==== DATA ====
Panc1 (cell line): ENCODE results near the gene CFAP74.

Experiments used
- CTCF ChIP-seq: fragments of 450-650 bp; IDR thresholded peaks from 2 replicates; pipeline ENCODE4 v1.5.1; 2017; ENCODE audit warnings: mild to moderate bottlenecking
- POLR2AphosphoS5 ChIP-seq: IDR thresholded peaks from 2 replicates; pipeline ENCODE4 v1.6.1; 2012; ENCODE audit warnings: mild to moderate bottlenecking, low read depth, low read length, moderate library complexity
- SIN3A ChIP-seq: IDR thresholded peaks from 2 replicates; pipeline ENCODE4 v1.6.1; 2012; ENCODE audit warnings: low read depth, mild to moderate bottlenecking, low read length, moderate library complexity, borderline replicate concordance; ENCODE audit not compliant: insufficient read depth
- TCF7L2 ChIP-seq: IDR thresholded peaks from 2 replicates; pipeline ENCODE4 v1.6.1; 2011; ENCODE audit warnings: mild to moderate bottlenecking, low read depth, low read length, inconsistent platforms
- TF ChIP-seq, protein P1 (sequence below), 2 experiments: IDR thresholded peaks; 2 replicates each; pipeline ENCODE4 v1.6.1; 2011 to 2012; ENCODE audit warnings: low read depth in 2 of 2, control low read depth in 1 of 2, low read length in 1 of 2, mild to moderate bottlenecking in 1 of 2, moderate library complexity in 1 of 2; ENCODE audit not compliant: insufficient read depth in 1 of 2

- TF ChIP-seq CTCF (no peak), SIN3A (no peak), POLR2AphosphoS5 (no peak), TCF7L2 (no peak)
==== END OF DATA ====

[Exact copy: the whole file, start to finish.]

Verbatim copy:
Panc1 (cell line): ENCODE results near the gene CFAP74.

Experiments used
- CTCF ChIP-seq: fragments of 450-650 bp; IDR thresholded peaks from 2 replicates; pipeline ENCODE4 v1.5.1; 2017; ENCODE audit warnings: mild to moderate bottlenecking
- POLR2AphosphoS5 ChIP-seq: IDR thresholded peaks from 2 replicates; pipeline ENCODE4 v1.6.1; 2012; ENCODE audit warnings: mild to moderate bottlenecking, low read depth, low read length, moderate library complexity
- SIN3A ChIP-seq: IDR thresholded peaks from 2 replicates; pipeline ENCODE4 v1.6.1; 2012; ENCODE audit warnings: low read depth, mild to moderate bottlenecking, low read length, moderate library complexity, borderline replicate concordance; ENCODE audit not compliant: insufficient read depth
- TCF7L2 ChIP-seq: IDR thresholded peaks from 2 replicates; pipeline ENCODE4 v1.6.1; 2011; ENCODE audit warnings: mild to moderate bottlenecking, low read depth, low read length, inconsistent platforms
- TF ChIP-seq, protein P1 (sequence below), 2 experiments: IDR thresholded peaks; 2 replicates each; pipeline ENCODE4 v1.6.1; 2011 to 2012; ENCODE audit warnings: low read depth in 2 of 2, control low read depth in 1 of 2, low read length in 1 of 2, mild to moderate bottlenecking in 1 of 2, moderate library complexity in 1 of 2; ENCODE audit not compliant: insufficient read depth in 1 of 2

- TF ChIP-seq CTCF (no peak), SIN3A (no peak), POLR2AphosphoS5 (no peak), TCF7L2 (no peak)